11. Is global warming a “scam”? (the position of John Coleman, founder of The Wx. Channel) [Do you agree with the IPCC that] “Warming of the climate system is unequivocal”? Strongly agree: 10% Somewhat agree: 26% Neutral: 26% Somewhat disagree: 22% Strongly disagree: 22% Strongly agree: 17% Somewhat agree: 28% Neutral: 21% Somewhat disagree: 20% Strongly disagree: 14% TV weather: still a zone of uncertainty From the 2008 AMS Conference on Broadcast Meteorology: “Broadcast meteorologists’ attitudes about climate change,”Kris Wilson (Emory University) Anonymous, Web-based survey;121 respondents, most of them AMS-certified

  12. Any global warming that may be happening is due to natural cycles, not human activity. Humans are warming the planet and putting its future at risk by emitting fossil fuels. Which of these go together? Political position • Government should do as little as possible beyond defending the country. Private companies will take care of the environment, because it’s in their best interest to do so. Scientific position • Government needs to step in to protect the environment. We can’t depend on individuals and corporations to keep the planet clean.

  13. Too often, people arrive at their views on climate change science by way of their politics! (which makes communication a challenge) Two questions: • Can you be a libertarian and still believe that humans are changing the climate? • Can you be a socialist and dispute the science of climate change?

  14. What are your goals? Translating the science Convincing the skeptically inclined Instilling concern Motivating people to act Be clear about your goals—they may vary depending on where you’re working, teaching, speaking, etc. “We should be giving people information, not leading them.” —Peter Horrocks, head of BBC television news

  15. Translating the science:the basics can still be tricky • Our actions are a drop in the bucket(but a flood is made up of many droplets) • Huge climate changes have occurred before(true, but that’s not exactly reassuring!) • Isn’t global warming part of the ozone hole? (they’re connected but fundamentally separate phenomena) • They can’t predict weather a month out— why should we believe them about climate? (physical laws tell us what to expect as the seasons pass; the same holds true for climate change )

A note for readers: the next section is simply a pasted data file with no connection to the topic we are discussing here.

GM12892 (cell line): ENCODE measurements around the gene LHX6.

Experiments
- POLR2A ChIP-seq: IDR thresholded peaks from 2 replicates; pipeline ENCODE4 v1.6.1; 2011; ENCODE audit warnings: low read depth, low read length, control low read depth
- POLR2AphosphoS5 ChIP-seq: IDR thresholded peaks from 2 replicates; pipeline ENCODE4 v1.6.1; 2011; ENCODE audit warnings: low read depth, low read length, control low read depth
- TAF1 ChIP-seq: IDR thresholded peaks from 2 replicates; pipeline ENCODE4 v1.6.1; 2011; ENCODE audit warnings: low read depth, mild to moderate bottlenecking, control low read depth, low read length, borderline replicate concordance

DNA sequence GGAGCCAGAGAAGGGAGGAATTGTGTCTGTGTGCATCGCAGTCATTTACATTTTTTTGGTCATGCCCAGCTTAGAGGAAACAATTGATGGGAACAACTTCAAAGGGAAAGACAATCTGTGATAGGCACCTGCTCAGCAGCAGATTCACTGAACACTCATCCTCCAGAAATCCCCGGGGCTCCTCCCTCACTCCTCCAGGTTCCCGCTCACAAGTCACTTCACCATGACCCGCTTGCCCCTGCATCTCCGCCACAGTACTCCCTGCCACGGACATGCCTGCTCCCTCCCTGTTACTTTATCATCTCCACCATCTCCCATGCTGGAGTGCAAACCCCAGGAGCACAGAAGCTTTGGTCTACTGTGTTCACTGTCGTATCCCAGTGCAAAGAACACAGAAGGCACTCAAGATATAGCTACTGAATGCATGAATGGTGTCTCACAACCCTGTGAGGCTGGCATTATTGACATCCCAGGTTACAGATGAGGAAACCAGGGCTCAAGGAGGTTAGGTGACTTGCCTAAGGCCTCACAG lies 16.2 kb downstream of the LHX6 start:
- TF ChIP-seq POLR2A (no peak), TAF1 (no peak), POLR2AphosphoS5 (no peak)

16. There’s more to global warming than warming July 2009 was the coolest on record for much of Midwest! But . . . Hottest month ever: Austin, TX San Antonio, TX Phoenix, AZ Yuma, AZ Hottest day in history of Seattle (103°F!) NOAA/NCDC

  17. Last February was the sixth warmest on record globally— There’s more to global warming than warming NOAA/NCDC

  18. Last February was the sixth warmest on record globally— yet many mid-Atlantic cities saw their snowiest February on record There’s more to global warming than warming Will Ingersoll/Capital Weather Gang

  19. Last February was the sixth warmest on record globally— yet many mid-Atlantic cities saw their snowiest February on record There’s more to global warming than warming and parts of Britain saw their heaviest snow in 18 years. NASA/ESA

  20. There’s more to global warming than warming This past May: Warmest on record globally— but 50th coldest out of last 116 years in U.S. record! NOAA/NCDC

  21. If a warming planet meant that U.S. winters trended consistently cold and snowy, what would be the implications for climate change communication and policy? "The exceptional cold and snowy winter of 2009-2010 in Europe, eastern Asia and eastern North America is connected to unique physical processes in the Arctic.” —James Overland, NOAA/PMEL, at International Polar Year Oslo Science Conference, 11 June 2010 There’s more to global warming than warming